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Open Diff – when is a Youngtimer not a Youngtimer?

Published in blog.hemmings.com

Photo courtesy Barrett-Jackson.

Here’s a topic we could probably write reams about, if we only could figure out terminology.

You see, the Germans have for many years now used a term, “Youngtimer,” to describe automobiles that aren’t really old but still generate interest as collector cars. As David LaChance pointed out a few years back, it generally refers to cars 20 to 30 years old, though there’s no hard and fast cutoff. To add some shading to the term, it also generally includes cars that were high-end or of special interest when new. “A lot of these cars had stickers that only the select few could read without needing smelling salts, and have now been put in the reach of the masses through our old friend depreciation,” David wrote.

Youngtimer is a great term. It’s succinct. It fills in the gap between used cars and classic cars. With the rolling cutoff, it doesn’t get tied to a certain era the way a term like “malaise” or “Radwood” does. It effectively gives older-but-not-yet-old cars a stepping stone into collectibility. (“It’s sort of the on-deck circle for classic status,” as David put it.) It also makes the collector car scene a little less exclusionary by providing an arena in which younger car enthusiasts can participate; a lot of car shows in Germany have separate Youngtimer and Oldtimer classes.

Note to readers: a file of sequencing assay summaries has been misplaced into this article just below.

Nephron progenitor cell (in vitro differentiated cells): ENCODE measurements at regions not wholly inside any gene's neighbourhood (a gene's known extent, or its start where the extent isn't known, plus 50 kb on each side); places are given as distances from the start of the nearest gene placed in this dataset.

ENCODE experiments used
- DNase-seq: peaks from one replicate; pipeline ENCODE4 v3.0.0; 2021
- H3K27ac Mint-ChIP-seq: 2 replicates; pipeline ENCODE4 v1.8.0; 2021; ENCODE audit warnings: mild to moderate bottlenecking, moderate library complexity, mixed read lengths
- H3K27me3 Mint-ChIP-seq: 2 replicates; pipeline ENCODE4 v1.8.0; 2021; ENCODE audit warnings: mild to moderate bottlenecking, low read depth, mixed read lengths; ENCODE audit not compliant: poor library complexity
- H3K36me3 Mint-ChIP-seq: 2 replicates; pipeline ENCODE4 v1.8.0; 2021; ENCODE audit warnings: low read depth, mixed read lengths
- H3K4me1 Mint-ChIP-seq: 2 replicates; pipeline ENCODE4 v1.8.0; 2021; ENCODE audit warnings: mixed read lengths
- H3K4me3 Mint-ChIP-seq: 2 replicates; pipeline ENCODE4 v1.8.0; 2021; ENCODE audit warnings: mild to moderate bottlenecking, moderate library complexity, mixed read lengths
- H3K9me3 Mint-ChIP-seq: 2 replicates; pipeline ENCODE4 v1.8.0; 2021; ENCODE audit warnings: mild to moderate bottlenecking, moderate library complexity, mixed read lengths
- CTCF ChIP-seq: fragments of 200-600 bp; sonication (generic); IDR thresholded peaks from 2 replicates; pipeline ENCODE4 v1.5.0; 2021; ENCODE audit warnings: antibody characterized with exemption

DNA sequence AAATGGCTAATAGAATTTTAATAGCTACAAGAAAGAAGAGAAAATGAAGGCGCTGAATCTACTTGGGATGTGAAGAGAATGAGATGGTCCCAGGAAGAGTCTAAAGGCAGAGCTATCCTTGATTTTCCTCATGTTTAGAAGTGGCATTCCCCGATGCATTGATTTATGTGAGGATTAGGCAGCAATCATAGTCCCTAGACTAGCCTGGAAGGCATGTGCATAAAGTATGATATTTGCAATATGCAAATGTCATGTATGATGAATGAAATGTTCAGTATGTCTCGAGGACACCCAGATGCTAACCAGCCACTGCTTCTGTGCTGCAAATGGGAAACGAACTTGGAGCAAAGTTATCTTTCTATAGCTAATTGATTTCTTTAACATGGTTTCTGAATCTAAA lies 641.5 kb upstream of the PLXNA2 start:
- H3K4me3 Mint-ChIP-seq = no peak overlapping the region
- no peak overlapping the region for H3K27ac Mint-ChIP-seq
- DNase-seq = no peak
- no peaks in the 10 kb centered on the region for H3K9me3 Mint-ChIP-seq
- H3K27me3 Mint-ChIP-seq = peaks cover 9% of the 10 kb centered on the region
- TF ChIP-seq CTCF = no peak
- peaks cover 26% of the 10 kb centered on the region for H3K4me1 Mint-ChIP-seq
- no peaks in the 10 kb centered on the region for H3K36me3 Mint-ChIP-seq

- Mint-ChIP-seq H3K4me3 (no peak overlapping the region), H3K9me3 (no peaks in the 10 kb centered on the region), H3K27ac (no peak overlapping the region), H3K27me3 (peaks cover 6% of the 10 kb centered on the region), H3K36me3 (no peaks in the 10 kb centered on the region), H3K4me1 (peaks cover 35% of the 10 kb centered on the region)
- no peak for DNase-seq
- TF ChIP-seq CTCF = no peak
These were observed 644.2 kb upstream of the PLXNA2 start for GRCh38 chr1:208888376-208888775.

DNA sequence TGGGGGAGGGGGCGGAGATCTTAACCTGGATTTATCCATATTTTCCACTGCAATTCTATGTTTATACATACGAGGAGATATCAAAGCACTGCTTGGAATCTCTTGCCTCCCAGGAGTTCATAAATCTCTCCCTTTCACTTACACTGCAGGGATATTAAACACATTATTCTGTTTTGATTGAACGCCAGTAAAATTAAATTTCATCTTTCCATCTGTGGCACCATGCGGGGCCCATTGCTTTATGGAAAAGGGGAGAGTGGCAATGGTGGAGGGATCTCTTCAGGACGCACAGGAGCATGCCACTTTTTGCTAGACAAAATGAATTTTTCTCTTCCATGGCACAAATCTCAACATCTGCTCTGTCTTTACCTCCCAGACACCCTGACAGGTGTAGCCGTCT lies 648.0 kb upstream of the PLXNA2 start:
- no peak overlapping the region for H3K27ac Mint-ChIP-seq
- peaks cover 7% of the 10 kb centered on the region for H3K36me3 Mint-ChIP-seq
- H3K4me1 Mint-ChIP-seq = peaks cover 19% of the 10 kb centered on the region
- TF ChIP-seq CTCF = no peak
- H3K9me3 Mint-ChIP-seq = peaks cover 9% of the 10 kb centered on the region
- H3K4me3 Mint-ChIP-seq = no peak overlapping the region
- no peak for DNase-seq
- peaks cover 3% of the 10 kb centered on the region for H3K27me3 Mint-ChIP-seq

RM Sotheby’s recently introduced a lot of American car collectors to the term with the sale of a giant Youngtimer collection, but whether it takes hold over here remains to be seen. It does, after all, have some strikes against it too. So far, it seems to apply almost exclusively to European cars of that time period (with select Japanese cars thrown in); I’ve yet to see anybody describe an American car like the 2000 Camaro above as a Youngtimer. The tendency for it to apply to high-end cars could prove irksome; I’m not alone in appreciating base-model versions of cars perhaps more than their fully loaded counterparts. And then there’s the linguistic peculiarity of a clearly English-inspired term (“Jungzeiter,” though it exists as a term, is far less used) given a German spin; would American mouths be comfortable with it as is or somehow un-spinning it?

What would prove fatal for the Youngtimer term in America would be a need to explain it over and over again to car collectors here. Would they get it on first reference? Would another term be more useful and self-explanatory to describe cars of this vintage and class? And if 20- to 30-year-old American cars can’t be Youngtimers, do we need another term for them altogether?